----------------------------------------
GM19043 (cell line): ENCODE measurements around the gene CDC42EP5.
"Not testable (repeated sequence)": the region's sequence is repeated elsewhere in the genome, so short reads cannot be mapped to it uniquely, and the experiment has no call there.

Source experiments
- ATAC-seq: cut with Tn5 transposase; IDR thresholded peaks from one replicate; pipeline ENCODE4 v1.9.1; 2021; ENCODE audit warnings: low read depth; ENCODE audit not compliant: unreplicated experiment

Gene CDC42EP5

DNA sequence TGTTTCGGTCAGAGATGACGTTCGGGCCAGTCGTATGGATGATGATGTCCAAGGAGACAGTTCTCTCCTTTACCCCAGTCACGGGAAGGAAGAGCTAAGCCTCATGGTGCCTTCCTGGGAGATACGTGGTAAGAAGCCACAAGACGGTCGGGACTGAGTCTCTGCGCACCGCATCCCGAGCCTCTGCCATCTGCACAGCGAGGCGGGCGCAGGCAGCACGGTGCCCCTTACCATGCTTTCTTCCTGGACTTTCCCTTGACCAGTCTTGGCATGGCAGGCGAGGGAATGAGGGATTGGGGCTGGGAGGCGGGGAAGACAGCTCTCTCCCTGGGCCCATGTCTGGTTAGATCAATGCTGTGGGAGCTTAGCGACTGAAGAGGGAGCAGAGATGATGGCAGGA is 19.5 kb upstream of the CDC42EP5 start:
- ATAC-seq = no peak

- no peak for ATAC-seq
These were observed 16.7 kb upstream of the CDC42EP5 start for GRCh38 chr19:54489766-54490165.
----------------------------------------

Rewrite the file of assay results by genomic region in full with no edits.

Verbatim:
GM19043 (cell line): ENCODE measurements around the gene CDC42EP5.
"Not testable (repeated sequence)": the region's sequence is repeated elsewhere in the genome, so short reads cannot be mapped to it uniquely, and the experiment has no call there.

Source experiments
- ATAC-seq: cut with Tn5 transposase; IDR thresholded peaks from one replicate; pipeline ENCODE4 v1.9.1; 2021; ENCODE audit warnings: low read depth; ENCODE audit not compliant: unreplicated experiment

Gene CDC42EP5

DNA sequence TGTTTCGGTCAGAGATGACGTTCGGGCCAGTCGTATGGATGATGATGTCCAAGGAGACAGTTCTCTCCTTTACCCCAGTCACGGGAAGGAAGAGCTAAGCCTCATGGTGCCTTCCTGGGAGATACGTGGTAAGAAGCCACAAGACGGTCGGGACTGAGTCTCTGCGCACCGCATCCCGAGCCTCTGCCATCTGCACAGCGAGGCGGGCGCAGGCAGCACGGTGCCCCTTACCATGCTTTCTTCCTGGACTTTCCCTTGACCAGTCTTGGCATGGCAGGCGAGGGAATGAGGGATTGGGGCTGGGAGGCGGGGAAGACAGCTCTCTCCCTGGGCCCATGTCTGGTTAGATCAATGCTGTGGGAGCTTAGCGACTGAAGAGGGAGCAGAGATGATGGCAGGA is 19.5 kb upstream of the CDC42EP5 start:
- ATAC-seq = no peak

- no peak for ATAC-seq
These were observed 16.7 kb upstream of the CDC42EP5 start for GRCh38 chr19:54489766-54490165.